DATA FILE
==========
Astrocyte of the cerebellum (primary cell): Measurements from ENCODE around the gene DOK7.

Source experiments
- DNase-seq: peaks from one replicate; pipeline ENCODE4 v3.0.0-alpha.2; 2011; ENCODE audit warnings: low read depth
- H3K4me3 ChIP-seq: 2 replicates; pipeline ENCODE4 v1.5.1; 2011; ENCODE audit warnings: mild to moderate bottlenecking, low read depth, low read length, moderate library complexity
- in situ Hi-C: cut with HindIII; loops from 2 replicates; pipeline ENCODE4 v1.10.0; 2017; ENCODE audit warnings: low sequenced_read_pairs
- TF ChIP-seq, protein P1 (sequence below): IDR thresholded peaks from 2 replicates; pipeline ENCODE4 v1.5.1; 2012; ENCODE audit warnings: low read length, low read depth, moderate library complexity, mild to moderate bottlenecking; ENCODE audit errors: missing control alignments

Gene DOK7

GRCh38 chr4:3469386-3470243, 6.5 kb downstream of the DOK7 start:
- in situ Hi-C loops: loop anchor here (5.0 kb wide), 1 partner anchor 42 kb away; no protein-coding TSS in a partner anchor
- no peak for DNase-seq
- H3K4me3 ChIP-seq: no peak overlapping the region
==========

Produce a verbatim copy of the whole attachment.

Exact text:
Astrocyte of the cerebellum (primary cell): Measurements from ENCODE around the gene DOK7.

Source experiments
- DNase-seq: peaks from one replicate; pipeline ENCODE4 v3.0.0-alpha.2; 2011; ENCODE audit warnings: low read depth
- H3K4me3 ChIP-seq: 2 replicates; pipeline ENCODE4 v1.5.1; 2011; ENCODE audit warnings: mild to moderate bottlenecking, low read depth, low read length, moderate library complexity
- in situ Hi-C: cut with HindIII; loops from 2 replicates; pipeline ENCODE4 v1.10.0; 2017; ENCODE audit warnings: low sequenced_read_pairs
- TF ChIP-seq, protein P1 (sequence below): IDR thresholded peaks from 2 replicates; pipeline ENCODE4 v1.5.1; 2012; ENCODE audit warnings: low read length, low read depth, moderate library complexity, mild to moderate bottlenecking; ENCODE audit errors: missing control alignments

Gene DOK7

GRCh38 chr4:3469386-3470243, 6.5 kb downstream of the DOK7 start:
- in situ Hi-C loops: loop anchor here (5.0 kb wide), 1 partner anchor 42 kb away; no protein-coding TSS in a partner anchor
- no peak for DNase-seq
- H3K4me3 ChIP-seq: no peak overlapping the region